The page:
Show Notes: Savor the Fall Season – On the House

Show Notes: Savor the Fall Season

By on October 10, 2014

Fall is a great time of year, colorful leaves, cooler weather and preparing to go indoors for the winter. This week James and Morris were savoring the season with weekend projects to make your home warm and cozy for the coming winter.

Thank you to our guests this week Mr. Randy Schriber from Guttterbrush. To learn more about this product visit:

Personal Chef Marcel Cocit for the delicious Chocolate Pumpkin Bar recipe.


Savor the Fall Season

 Rake leaves. Clearing away leaves from lawns is hard work, so be sure to choose a rake that feels good to you. Plastic rakes don’t last as long, but they are lightweight. Instead of bagging all of the leaves you collect, try chopping some with your mower and using them as mulch in flower beds, or add them to a compost pile.

Clean gutters and downspouts. Schedule rain-gutter cleaning for after most of the leaves have fallen. Inspect gutters and downspouts for cracks and loose parts, and make repairs as needed.

Put up storm windows and doors. If you use storm windows or doors and haven’t put them up yet, now is the time.

Decorate outdoor spaces. Fall flowers, pumpkins and gourds are versatile enough to work throughout the season. If you enjoy decorating for Halloween, get out that frightful decor.

Shut off exterior faucets and store hoses for winter. Disconnect, drain and roll hoses before storing them indoors for the winter. Shut off the water supply to exterior faucets to prevent frozen pipes.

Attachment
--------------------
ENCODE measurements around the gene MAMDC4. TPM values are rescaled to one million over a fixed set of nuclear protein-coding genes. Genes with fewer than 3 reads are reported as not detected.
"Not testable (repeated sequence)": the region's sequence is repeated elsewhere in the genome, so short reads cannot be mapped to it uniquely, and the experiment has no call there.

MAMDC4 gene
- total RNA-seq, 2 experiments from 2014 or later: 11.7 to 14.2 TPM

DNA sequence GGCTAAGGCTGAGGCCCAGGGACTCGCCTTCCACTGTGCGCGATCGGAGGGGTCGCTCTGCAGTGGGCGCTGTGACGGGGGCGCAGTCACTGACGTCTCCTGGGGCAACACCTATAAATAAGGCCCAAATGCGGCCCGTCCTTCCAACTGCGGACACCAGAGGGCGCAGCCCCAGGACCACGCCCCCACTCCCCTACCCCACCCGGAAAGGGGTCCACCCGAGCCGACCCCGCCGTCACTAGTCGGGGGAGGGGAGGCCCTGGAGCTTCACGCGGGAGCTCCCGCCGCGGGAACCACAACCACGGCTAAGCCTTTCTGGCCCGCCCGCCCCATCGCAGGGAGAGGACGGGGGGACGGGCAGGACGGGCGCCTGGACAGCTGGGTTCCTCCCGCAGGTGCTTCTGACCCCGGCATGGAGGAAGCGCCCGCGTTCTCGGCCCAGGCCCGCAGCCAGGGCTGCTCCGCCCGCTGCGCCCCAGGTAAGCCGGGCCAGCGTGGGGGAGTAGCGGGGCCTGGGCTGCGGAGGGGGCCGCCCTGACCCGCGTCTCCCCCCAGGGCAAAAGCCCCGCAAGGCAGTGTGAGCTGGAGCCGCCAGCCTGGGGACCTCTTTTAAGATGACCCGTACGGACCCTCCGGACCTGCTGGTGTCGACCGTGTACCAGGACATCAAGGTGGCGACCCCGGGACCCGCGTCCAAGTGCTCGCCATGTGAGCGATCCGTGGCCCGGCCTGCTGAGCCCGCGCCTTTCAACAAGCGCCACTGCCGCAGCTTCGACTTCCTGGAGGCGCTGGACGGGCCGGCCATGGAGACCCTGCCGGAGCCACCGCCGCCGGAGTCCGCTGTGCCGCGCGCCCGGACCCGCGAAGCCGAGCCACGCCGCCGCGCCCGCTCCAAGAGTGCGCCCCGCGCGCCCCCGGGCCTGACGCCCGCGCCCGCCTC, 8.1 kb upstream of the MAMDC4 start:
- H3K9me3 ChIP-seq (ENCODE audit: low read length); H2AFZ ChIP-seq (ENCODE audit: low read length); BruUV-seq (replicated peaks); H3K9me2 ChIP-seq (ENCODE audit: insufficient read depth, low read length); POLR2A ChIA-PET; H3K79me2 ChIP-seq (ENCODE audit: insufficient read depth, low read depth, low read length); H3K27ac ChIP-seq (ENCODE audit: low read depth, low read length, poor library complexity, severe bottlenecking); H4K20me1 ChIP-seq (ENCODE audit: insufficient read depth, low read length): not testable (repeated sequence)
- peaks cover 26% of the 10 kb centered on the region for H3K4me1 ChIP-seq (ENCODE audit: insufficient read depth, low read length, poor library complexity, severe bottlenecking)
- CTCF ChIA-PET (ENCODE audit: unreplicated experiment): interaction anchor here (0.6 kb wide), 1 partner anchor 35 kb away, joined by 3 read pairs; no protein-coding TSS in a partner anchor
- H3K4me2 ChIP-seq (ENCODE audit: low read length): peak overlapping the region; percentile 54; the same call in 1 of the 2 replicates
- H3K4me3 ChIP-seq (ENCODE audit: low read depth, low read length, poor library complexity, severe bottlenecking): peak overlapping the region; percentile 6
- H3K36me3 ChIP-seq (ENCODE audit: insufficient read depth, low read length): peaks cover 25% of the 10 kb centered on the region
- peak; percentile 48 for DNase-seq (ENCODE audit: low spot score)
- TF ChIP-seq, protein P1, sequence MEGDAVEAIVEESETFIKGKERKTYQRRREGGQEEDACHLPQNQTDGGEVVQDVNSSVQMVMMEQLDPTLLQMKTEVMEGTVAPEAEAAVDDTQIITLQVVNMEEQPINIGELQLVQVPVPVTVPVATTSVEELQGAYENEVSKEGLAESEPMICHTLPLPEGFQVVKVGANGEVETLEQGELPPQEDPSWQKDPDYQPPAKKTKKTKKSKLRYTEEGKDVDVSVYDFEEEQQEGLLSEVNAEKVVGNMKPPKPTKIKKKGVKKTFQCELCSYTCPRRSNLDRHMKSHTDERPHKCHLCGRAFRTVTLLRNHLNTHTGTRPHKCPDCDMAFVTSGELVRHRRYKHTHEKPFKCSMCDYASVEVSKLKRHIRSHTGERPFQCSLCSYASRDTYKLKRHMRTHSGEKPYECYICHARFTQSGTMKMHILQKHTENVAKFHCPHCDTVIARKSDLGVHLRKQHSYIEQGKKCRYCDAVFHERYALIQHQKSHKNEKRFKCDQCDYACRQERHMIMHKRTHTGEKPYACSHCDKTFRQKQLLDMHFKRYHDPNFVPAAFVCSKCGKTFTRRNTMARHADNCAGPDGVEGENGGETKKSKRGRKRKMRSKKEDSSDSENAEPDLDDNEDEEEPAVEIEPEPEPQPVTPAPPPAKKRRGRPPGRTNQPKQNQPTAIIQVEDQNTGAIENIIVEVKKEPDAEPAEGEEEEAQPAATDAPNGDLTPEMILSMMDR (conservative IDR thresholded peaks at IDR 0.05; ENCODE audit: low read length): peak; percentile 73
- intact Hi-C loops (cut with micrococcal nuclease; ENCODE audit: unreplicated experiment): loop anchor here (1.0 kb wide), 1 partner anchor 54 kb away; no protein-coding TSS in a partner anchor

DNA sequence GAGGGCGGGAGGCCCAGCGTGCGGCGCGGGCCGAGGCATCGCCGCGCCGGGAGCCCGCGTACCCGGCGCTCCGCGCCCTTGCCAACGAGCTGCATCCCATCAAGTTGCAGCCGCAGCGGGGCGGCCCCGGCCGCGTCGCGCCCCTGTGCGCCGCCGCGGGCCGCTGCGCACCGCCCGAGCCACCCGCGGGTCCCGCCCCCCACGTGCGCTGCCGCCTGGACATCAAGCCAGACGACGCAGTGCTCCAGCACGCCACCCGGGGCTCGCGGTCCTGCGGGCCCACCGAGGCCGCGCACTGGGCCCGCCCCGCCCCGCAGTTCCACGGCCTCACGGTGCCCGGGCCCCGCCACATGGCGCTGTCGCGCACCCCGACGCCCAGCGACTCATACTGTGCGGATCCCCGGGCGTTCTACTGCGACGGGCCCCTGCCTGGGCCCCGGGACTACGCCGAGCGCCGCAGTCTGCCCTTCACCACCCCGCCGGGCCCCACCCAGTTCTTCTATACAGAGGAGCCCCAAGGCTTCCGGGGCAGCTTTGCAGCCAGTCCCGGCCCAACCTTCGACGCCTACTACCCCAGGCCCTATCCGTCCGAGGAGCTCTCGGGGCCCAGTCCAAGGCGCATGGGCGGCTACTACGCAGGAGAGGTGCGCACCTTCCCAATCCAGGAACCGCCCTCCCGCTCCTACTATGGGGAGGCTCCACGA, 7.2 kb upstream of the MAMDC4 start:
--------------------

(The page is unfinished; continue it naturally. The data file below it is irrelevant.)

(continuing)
Sharpen knives. The holidays are around the corner — be sure your knives are ready to take on all of that cooking by having them professionally sharpened now.

Check safety devices. Test all smoke and carbon monoxide detectors in the house, and replace batteries as needed. Check the expiration date on the kitchen fire extinguisher and replace it if needed.

Decorate with layers of warmth. Get toasty indoors with cozy throws, thicker curtains and soft rugs. If you haven’t done so yet, swap out your bedding for thicker blankets and fluffy duvets.

Thank you to our friends at HOUZZ for great tips


Temporary Weather-Stripping Tips 

If drafty windows and doors and the thought of Old Man Winter just around the corner have you reaching for your caulking gun, hold on. Before you go sealing up those cracks the old-fashioned way, remember last spring and how you couldn’t get your windows open because the caulk had turned rock solid.

This year you are in luck because of new, easy-to-use and easy-to-remove temporary weather-stripping that seals against nasty winter weather like caulk, but peels right off with ease in the spring. There are many different types now on the market. Some install with a caulking gun, while others are smooshed in place with your finger.

Either way, they zip right off when weather’s better, quickly and easily, and leave no residue. It will save you more than its cost in heating bills. And it sure beats the hassle of traditional caulks for temporary weather-stripping. Look for them at your local hardware store or at a home center near you.


5 Apps To Get Your Home Ready For Fall

 TreeID – Don’t judge a tree by its bark; get to know your natural neighbors with TreeID.